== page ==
08/24/2012 03:34 pm ET Updated Oct 24, 2012

Living Between Life and Death

About 15 years ago I got a call from a middle-aged woman named Caroline. She had advanced metastatic cancer and wanted to come in for treatment. I shouldn't have taken the case because at the time my sister was slowly dying of a brain tumor. Conventional wisdom said that treating Caroline would create too much emotion in me and I would have difficulty keeping my objectivity.

But I knew that with my dying sister and my aging parents I would be in a position to midwife death several times in my near future, and I thought Caroline and I could help each other. When I told her that, she had no idea how she could help me, but I told her I would explain later. I knew what I could do for her. I could provide her a safe place and fearless compassion. And I knew from personal and professional experience that those are the ingredients we need for wounded souls to heal themselves.

At the time she was taking aggressive and unconventional methods to fight for her life. She talked about her fear of dying and her desperate belief that she could again live her life with a healthy body.

Several weeks later, she had a CAT scan, which showed the tumors had grown. When she came to my office a few days later, I expected to see someone who was bereft and frightened. But Caroline looked much more relaxed, almost peaceful. She had a smile on her face that I had never seen before. She told me that she had stopped fighting with her body and began to live the life she had. She became Caroline the woman and was no longer Caroline the cancer patient. She said that everything felt different now and that she was simply able to love who she loved and enjoy the life she had.

And that was the moment she became my teacher, and I became her companion. When I told her that, she just smiled and nodded. We felt very close to each other as her life wound down.

When my phone rang in the middle of the night, I wasn't surprised to hear Caroline's daughters voice. She told me it was near the end and Caroline wanted to talk with me. I asked her how she was feeling and when she said she was "just fine," I could almost see that peaceful smile on her face.

And that was her final teaching. Shortly after her death I planted a small garden right outside my office window, and I call it Caroline's garden. I see it every day and everything about it reminds me of that sweet smile.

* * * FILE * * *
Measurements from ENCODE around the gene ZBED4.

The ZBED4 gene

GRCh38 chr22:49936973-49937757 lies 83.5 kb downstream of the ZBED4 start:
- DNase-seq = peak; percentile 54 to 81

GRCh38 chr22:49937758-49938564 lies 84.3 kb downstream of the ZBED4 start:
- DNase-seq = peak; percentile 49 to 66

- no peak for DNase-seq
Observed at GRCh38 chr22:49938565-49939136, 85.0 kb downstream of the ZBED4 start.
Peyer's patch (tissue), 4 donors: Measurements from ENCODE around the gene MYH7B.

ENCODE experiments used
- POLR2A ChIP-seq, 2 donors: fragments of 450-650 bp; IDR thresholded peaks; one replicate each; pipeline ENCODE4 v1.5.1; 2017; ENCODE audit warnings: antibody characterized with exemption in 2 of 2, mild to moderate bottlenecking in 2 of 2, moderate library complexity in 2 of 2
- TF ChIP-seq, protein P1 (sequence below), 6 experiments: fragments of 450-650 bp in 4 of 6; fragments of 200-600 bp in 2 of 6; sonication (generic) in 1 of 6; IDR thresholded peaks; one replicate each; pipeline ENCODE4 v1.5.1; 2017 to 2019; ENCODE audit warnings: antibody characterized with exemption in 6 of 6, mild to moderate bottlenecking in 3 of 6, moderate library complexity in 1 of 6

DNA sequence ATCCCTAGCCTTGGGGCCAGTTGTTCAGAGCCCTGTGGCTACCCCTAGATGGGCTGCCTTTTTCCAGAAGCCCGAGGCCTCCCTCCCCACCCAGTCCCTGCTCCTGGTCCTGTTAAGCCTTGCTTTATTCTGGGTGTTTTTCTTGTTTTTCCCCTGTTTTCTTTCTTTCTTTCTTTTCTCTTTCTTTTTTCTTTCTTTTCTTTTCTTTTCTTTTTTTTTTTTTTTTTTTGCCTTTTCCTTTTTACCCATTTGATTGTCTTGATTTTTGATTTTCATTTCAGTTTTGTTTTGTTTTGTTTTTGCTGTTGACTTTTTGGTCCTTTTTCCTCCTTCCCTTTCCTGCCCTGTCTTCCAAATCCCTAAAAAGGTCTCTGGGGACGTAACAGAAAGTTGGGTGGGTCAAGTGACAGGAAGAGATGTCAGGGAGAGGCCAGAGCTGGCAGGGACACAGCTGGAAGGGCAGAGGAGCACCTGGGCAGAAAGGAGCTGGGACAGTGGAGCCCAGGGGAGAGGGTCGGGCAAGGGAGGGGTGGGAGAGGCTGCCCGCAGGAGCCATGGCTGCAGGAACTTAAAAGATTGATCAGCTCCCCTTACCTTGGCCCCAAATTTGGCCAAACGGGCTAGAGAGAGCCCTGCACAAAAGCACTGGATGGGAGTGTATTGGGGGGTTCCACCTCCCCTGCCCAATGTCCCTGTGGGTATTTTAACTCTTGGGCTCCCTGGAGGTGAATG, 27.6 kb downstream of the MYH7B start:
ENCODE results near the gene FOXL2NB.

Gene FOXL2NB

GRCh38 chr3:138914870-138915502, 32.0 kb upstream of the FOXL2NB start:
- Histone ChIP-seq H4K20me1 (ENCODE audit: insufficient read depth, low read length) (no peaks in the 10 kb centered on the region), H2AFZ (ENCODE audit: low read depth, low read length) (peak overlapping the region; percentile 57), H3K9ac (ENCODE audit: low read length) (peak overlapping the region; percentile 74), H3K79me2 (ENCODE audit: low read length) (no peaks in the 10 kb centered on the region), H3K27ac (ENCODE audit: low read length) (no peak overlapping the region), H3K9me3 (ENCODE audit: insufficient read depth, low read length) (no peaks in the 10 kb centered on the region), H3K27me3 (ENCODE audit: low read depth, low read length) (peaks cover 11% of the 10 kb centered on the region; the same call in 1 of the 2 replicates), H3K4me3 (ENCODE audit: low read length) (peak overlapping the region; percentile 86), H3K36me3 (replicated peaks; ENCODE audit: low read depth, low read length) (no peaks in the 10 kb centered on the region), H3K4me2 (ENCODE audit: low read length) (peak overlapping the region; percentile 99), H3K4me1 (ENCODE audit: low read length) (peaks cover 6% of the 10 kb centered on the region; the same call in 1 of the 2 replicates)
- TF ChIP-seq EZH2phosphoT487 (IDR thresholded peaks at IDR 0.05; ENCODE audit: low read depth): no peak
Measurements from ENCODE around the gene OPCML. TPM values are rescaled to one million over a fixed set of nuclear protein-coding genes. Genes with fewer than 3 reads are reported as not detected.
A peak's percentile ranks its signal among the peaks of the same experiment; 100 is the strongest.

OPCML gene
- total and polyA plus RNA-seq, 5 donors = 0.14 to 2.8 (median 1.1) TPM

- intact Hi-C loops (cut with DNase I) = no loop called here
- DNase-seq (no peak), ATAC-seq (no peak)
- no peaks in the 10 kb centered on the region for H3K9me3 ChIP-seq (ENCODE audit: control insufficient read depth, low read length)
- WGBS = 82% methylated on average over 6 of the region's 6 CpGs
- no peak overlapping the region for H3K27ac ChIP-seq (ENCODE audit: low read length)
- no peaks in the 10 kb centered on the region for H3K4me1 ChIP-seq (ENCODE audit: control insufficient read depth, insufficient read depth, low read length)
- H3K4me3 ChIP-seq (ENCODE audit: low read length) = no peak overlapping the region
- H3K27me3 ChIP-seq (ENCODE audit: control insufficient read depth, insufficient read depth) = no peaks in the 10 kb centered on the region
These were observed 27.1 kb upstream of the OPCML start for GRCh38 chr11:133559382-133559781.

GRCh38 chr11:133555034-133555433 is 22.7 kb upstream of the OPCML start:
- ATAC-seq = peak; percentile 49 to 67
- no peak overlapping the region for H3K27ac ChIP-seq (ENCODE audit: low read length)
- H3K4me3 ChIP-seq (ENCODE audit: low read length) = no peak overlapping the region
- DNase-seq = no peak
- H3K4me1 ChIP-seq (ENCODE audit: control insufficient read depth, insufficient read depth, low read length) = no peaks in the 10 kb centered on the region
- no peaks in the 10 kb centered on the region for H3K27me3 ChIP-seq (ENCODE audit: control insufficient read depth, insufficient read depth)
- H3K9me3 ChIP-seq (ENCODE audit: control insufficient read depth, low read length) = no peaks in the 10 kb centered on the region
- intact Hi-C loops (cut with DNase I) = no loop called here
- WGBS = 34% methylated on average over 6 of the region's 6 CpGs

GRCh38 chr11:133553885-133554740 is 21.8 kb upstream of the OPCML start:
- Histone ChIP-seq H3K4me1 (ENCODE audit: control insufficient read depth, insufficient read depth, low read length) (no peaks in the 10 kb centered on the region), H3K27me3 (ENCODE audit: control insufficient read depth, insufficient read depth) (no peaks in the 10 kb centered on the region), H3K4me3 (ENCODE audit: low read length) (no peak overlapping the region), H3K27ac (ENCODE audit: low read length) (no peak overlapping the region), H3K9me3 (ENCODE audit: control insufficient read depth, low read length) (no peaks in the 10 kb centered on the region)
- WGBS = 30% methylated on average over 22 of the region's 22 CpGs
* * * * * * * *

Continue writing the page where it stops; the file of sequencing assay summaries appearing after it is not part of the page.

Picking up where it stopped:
A couple of months ago my dear friend Joan gave me a small potted ivy plant. I put it on my desk in front of my window and watered as needed. It's a very pretty plant, but I really didn't pay much attention to it. Until last week that is...

I've had a wound on my hip that wouldn't heal because the bone beneath it became infected. This is not an unusual occurrence for people who sit in wheelchairs all day, but the consequences can be awful. My wound required some pretty extensive surgery in the beginning of July, and I was unable to sit in my wheelchair for up to six weeks. That meant I was confined to bed 24 hours a day. I thought a good deal about my life as a 66-year-old quadriplegic and what my future might be like. I also thought a good deal about all of the beauty in nature by was missing.

Then when I was finally able to get in my wheelchair the first place I went was my office, and the first thing I noticed was that potted ivy plant. A runner grew out of the plant toward the window. Then it curled around and climbed up the blinds to the top of next window. And now every day it's a bit different, growing in a slightly different direction. This is life pursuing itself. I know this thing will grow, but I don't know where and I don't know how. I just know that if I nurture the soil, it will live. This is true for all living things. Life pursues itself until it runs down, just like Caroline's body. Just like my sisters and parents did. Just like mine is.

So here I sit every day with the exciting and unpredictable life of this ivy plant on my left and a reminder of peaceful smile of death on my right. And that's where I live. That's where we all live. And if I honor Caroline's final teaching that when we are awake to the fragility of life, everything becomes more precious.

Fortunately I have Caroline's garden and Joan's ivy to remind me every day.

For more by Dan Gottlieb, Ph.D., click here.

For more on death and dying, click here.